Our Prisons Are A Crime

The Bible can unlock fresh concepts of justice that will save both money and lives.

Lucasville, Ohio, is the latest tragedy to focus America’s attention on the criminal justice system. Before Lucasville, there was Santa Fe in 1980 and Attica in 1971. The scene is horrifyingly familiar—bodies being hauled out of prison, guards held hostage, troops ringing the barbed-wire perimeter. Why Lucasville? Why Attica? Why any of this?

For starters, our prisons are dangerously overcrowded. Ohio’s prison system, for instance, operates at 180 percent of capacity. But the problem goes deeper. Our system is fundamentally flawed. We either slap criminals on the wrist or toss them into overcrowded concrete nightmares filled with desperate men with nothing to do and nothing to lose. Five out of eight people released from prison will be rearrested within three years. Our system neither protects the public nor rehabilitates prisoners.

Not only is our system a failure, it is an expensive failure. It costs, on average, over $20,000 to incarcerate someone for a year. It costs at least $50,000 to construct one prison bed. Excluding Medicaid, corrections is the fastest-growing portion of state budgets.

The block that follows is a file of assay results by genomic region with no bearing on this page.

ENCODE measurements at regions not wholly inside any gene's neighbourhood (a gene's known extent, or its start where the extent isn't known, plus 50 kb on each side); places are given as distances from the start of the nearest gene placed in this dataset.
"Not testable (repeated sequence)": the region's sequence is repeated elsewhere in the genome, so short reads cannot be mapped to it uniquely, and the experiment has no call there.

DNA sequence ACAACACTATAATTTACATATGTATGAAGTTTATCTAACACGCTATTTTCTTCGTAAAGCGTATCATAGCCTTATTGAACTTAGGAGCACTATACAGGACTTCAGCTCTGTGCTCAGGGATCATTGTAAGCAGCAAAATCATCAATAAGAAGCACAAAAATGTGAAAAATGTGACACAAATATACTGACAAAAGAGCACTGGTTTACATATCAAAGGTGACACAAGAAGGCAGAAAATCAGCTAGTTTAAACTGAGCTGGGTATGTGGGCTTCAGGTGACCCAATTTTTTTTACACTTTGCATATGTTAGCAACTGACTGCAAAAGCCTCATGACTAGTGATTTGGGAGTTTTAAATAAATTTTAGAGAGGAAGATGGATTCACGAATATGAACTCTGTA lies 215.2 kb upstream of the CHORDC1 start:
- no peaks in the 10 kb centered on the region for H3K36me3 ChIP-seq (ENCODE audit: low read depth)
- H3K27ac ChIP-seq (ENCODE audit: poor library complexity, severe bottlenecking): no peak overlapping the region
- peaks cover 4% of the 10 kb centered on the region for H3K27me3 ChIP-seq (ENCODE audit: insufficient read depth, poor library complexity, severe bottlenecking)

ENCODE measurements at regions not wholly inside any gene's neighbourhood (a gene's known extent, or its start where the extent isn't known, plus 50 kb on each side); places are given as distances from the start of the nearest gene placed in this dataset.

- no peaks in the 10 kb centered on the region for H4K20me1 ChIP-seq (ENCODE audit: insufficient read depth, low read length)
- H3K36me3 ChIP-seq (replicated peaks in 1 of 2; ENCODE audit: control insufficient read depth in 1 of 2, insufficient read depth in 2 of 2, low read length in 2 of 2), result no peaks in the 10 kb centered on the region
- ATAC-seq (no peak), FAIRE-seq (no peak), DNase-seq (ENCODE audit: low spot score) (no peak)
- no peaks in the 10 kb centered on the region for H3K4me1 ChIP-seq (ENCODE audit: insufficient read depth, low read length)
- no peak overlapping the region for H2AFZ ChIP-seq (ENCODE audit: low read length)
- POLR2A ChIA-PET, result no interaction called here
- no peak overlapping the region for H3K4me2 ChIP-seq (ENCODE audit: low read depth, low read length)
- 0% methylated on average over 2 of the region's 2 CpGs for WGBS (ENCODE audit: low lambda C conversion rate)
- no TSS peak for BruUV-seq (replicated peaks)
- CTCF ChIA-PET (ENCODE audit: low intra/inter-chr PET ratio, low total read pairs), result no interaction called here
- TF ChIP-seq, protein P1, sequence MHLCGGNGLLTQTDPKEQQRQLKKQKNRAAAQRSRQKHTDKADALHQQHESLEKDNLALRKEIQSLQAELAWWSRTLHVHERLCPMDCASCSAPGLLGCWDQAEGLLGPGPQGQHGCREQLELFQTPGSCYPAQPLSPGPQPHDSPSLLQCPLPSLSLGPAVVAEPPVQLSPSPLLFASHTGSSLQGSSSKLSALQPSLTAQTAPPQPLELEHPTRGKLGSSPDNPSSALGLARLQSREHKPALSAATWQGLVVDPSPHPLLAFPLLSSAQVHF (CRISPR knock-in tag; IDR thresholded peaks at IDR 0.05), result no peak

And the human costs of this failed system are immeasurable. Few victims of crime recoup their losses, or are allowed to participate in the justice process. Few experience the sense that justice was served.

Evangelicals, who have ready responses to abortion, homosexual behavior, and racism, are strangely quiet about criminal justice. Their silence is strange because they have available a biblical response to crime. It is called restorative justice.

In restorative justice, justice means punishing offenders in a way that restores victims’ ...

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